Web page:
Macaulay Johnson and his partner Shannon Cullen, both 21, were booted out their home when they couldn’t pay the rent during the pandemic, reports Nottinghamshire Live. Mr Johnson had lost his job at a factory and the couple were penniless as a result.
Despite pleading to Labour-controlled Gedling Borough Council, the local authority were unable to help the couple and they had to set up a tent in which to live and use a supermarket trolley to store their belongings.
One night, the terrified couple said their tent was slashed with a knife as a thief attempted to get inside and steal their valuables.
But, when they were begging outside a Tesco in Bulwell, Nottinghamshire, a couple became so heartbroken by what they saw, they offered the pair a roof over their heads in the form of a shed at the bottom of their garden.
Ian and Lisa Marshall, both 43, have decked the space out with an electric heater, a mattress, and are feeding the couple each day.
They are even letting them use their shower facilities when they aren’t at home in Bulwell.
Mr Johnson, who has lived in nearby Nottingham since he was one year old, said: “We are so lucky we ran into them. They put heaters in there. I have never met nicer people. They did not need to do any of this.
“We have struggled to get a job during the pandemic. I was begging outside a takeaway just so we could keep up with the hotel bill. We have tried to do everything the right way.
“Some homeless people are drug addicts. We don’t even drink alcohol. We are just a normal couple that wants a roof over our head.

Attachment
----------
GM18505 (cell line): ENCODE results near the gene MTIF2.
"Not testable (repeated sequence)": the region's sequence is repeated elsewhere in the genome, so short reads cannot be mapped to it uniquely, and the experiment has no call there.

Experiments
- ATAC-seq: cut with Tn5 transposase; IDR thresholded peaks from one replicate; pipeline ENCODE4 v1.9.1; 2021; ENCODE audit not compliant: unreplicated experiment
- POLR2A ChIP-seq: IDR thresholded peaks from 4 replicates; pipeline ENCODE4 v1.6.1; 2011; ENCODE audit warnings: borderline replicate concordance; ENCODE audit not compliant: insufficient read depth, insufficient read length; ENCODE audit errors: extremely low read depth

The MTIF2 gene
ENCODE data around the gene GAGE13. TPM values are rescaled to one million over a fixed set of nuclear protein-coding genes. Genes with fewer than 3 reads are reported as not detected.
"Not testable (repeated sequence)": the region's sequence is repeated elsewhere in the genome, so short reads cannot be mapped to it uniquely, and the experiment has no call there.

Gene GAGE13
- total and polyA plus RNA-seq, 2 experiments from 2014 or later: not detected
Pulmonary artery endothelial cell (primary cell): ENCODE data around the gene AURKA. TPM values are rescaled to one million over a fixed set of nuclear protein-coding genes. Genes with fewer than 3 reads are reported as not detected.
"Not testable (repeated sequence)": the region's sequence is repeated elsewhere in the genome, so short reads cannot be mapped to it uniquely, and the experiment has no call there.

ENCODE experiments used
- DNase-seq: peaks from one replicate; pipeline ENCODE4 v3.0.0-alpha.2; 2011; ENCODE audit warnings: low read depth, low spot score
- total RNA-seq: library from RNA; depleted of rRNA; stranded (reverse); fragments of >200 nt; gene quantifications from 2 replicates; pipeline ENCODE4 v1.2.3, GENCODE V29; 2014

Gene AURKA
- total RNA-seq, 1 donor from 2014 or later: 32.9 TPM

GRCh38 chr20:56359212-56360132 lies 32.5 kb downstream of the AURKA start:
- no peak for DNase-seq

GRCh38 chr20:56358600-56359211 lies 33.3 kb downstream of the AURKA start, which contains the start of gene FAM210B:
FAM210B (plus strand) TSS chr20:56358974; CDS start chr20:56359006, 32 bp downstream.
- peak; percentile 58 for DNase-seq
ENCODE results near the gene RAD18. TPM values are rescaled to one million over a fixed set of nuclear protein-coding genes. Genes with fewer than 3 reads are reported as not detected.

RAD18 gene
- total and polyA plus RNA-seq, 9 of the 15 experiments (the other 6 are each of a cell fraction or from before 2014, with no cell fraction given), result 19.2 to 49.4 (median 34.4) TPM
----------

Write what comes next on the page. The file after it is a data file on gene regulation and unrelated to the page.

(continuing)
“We have rung the councils every day. We have been on the streets for two weeks and sleeping in a tent by the tram tracks.”
Mr Johnson, who has autism, said the council has been unable to home them as a couple because Miss Cullen moved to the UK from Ireland around four years ago and has no connections in the area.
Miss Cullen, who used to work in a call centre, said: “The council keeps saying ‘why can’t you go back to Ireland?’ but I have been here since 2017. We have been referred back and forth about 20 times.
“We would have died on the streets if we had not been given this shed. I was waking up and my whole body was cold in the tent.”
Mrs Marshall wishes she could do more, but due to Covid-19 and her own health issues, she can’t have the couple sleeping in the house.
She said: “I don’t know them. We went for a walk to Tesco and we saw them outside and when I saw the lady it really pulled at my heart.
“I was walking around Tesco and it was niggling at me. I said ‘you can put your stuff in our shed if you want’ but as we were walking back they said ‘can we stay in the shed?’ and I said ‘yes.’
“They are human beings. There is no humanity anymore.”
The kindhearted woman added: “I have got no money but how can I turn these two people away? They don’t take drugs. They are much safer here than out there – that’s what I think when I go to bed at night.
“My mum says ‘you do this all the time, Lisa?’ I said ‘you need to meet them mum.’ He had his Playstation with him and they have got lovely clothes.
“I wondered what would happen to my son if anything happened to me. I would hope someone would help him.”
A spokesman for Gedling Borough Council said: “Following Nottinghamshire Live contacting the council and making us aware of the situation we have contacted the couple and put them in temporary accommodation until we find a longterm solution.”